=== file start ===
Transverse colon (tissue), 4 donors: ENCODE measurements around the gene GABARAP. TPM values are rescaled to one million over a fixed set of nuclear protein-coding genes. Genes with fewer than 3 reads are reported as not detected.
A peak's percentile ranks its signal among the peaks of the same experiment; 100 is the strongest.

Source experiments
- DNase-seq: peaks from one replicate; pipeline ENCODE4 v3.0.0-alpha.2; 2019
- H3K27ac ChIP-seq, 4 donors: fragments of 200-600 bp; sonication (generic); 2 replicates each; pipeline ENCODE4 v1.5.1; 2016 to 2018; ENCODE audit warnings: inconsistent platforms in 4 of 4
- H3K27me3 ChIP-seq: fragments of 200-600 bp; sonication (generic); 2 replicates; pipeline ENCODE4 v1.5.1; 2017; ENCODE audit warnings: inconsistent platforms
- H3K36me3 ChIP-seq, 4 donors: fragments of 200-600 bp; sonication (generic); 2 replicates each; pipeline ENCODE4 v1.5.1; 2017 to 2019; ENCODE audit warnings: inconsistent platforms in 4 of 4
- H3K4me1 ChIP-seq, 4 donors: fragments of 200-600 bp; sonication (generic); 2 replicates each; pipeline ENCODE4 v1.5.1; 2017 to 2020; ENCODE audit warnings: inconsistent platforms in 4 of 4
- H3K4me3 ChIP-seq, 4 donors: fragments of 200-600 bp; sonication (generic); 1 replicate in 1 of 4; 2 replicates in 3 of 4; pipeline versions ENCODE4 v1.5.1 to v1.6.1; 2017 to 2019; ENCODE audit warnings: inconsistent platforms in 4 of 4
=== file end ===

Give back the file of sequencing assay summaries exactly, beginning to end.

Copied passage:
Transverse colon (tissue), 4 donors: ENCODE measurements around the gene GABARAP. TPM values are rescaled to one million over a fixed set of nuclear protein-coding genes. Genes with fewer than 3 reads are reported as not detected.
A peak's percentile ranks its signal among the peaks of the same experiment; 100 is the strongest.

Source experiments
- DNase-seq: peaks from one replicate; pipeline ENCODE4 v3.0.0-alpha.2; 2019
- H3K27ac ChIP-seq, 4 donors: fragments of 200-600 bp; sonication (generic); 2 replicates each; pipeline ENCODE4 v1.5.1; 2016 to 2018; ENCODE audit warnings: inconsistent platforms in 4 of 4
- H3K27me3 ChIP-seq: fragments of 200-600 bp; sonication (generic); 2 replicates; pipeline ENCODE4 v1.5.1; 2017; ENCODE audit warnings: inconsistent platforms
- H3K36me3 ChIP-seq, 4 donors: fragments of 200-600 bp; sonication (generic); 2 replicates each; pipeline ENCODE4 v1.5.1; 2017 to 2019; ENCODE audit warnings: inconsistent platforms in 4 of 4
- H3K4me1 ChIP-seq, 4 donors: fragments of 200-600 bp; sonication (generic); 2 replicates each; pipeline ENCODE4 v1.5.1; 2017 to 2020; ENCODE audit warnings: inconsistent platforms in 4 of 4
- H3K4me3 ChIP-seq, 4 donors: fragments of 200-600 bp; sonication (generic); 1 replicate in 1 of 4; 2 replicates in 3 of 4; pipeline versions ENCODE4 v1.5.1 to v1.6.1; 2017 to 2019; ENCODE audit warnings: inconsistent platforms in 4 of 4